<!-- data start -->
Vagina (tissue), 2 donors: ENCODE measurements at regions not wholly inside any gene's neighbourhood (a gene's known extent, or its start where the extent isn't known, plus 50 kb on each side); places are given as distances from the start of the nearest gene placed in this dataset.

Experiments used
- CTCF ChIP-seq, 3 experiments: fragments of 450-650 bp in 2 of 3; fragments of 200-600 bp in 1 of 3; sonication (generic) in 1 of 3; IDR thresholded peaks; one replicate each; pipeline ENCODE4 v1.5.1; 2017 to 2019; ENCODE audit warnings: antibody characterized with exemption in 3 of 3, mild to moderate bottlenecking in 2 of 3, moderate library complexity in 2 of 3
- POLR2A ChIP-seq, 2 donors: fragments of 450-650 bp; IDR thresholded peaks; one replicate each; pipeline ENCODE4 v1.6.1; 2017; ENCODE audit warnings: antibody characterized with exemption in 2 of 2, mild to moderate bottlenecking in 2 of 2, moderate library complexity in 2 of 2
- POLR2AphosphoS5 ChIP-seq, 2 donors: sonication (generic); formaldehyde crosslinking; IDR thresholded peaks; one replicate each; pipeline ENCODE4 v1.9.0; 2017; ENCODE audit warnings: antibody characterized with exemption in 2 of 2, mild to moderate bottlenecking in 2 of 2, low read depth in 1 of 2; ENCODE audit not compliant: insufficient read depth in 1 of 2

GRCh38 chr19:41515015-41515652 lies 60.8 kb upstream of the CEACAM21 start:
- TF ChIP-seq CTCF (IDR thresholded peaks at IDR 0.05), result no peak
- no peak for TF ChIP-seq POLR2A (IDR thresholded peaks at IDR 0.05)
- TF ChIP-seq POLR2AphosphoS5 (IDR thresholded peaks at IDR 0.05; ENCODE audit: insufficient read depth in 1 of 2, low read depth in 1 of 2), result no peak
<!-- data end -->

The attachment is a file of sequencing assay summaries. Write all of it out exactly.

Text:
Vagina (tissue), 2 donors: ENCODE measurements at regions not wholly inside any gene's neighbourhood (a gene's known extent, or its start where the extent isn't known, plus 50 kb on each side); places are given as distances from the start of the nearest gene placed in this dataset.

Experiments used
- CTCF ChIP-seq, 3 experiments: fragments of 450-650 bp in 2 of 3; fragments of 200-600 bp in 1 of 3; sonication (generic) in 1 of 3; IDR thresholded peaks; one replicate each; pipeline ENCODE4 v1.5.1; 2017 to 2019; ENCODE audit warnings: antibody characterized with exemption in 3 of 3, mild to moderate bottlenecking in 2 of 3, moderate library complexity in 2 of 3
- POLR2A ChIP-seq, 2 donors: fragments of 450-650 bp; IDR thresholded peaks; one replicate each; pipeline ENCODE4 v1.6.1; 2017; ENCODE audit warnings: antibody characterized with exemption in 2 of 2, mild to moderate bottlenecking in 2 of 2, moderate library complexity in 2 of 2
- POLR2AphosphoS5 ChIP-seq, 2 donors: sonication (generic); formaldehyde crosslinking; IDR thresholded peaks; one replicate each; pipeline ENCODE4 v1.9.0; 2017; ENCODE audit warnings: antibody characterized with exemption in 2 of 2, mild to moderate bottlenecking in 2 of 2, low read depth in 1 of 2; ENCODE audit not compliant: insufficient read depth in 1 of 2

GRCh38 chr19:41515015-41515652 lies 60.8 kb upstream of the CEACAM21 start:
- TF ChIP-seq CTCF (IDR thresholded peaks at IDR 0.05), result no peak
- no peak for TF ChIP-seq POLR2A (IDR thresholded peaks at IDR 0.05)
- TF ChIP-seq POLR2AphosphoS5 (IDR thresholded peaks at IDR 0.05; ENCODE audit: insufficient read depth in 1 of 2, low read depth in 1 of 2), result no peak